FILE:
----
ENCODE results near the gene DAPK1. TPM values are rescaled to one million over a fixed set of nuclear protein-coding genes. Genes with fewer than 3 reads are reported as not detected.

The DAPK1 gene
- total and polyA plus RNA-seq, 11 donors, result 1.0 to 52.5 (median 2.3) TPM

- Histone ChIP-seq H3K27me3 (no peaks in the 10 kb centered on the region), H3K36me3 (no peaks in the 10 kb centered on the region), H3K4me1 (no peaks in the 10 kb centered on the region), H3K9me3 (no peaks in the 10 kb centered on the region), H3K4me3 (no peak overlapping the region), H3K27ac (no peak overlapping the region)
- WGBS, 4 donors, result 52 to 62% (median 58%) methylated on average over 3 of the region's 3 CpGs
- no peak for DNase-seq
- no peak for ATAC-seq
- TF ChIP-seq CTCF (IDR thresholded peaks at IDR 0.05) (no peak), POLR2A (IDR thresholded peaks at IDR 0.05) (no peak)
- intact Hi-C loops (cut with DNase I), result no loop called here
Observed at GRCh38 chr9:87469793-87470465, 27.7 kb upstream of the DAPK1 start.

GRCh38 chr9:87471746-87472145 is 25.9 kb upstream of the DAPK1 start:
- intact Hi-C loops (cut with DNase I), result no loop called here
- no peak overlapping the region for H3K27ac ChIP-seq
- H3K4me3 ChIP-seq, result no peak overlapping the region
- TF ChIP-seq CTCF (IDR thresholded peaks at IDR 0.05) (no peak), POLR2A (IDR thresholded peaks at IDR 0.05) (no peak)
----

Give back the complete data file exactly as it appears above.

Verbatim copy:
ENCODE results near the gene DAPK1. TPM values are rescaled to one million over a fixed set of nuclear protein-coding genes. Genes with fewer than 3 reads are reported as not detected.

The DAPK1 gene
- total and polyA plus RNA-seq, 11 donors, result 1.0 to 52.5 (median 2.3) TPM

- Histone ChIP-seq H3K27me3 (no peaks in the 10 kb centered on the region), H3K36me3 (no peaks in the 10 kb centered on the region), H3K4me1 (no peaks in the 10 kb centered on the region), H3K9me3 (no peaks in the 10 kb centered on the region), H3K4me3 (no peak overlapping the region), H3K27ac (no peak overlapping the region)
- WGBS, 4 donors, result 52 to 62% (median 58%) methylated on average over 3 of the region's 3 CpGs
- no peak for DNase-seq
- no peak for ATAC-seq
- TF ChIP-seq CTCF (IDR thresholded peaks at IDR 0.05) (no peak), POLR2A (IDR thresholded peaks at IDR 0.05) (no peak)
- intact Hi-C loops (cut with DNase I), result no loop called here
Observed at GRCh38 chr9:87469793-87470465, 27.7 kb upstream of the DAPK1 start.

GRCh38 chr9:87471746-87472145 is 25.9 kb upstream of the DAPK1 start:
- intact Hi-C loops (cut with DNase I), result no loop called here
- no peak overlapping the region for H3K27ac ChIP-seq
- H3K4me3 ChIP-seq, result no peak overlapping the region
- TF ChIP-seq CTCF (IDR thresholded peaks at IDR 0.05) (no peak), POLR2A (IDR thresholded peaks at IDR 0.05) (no peak)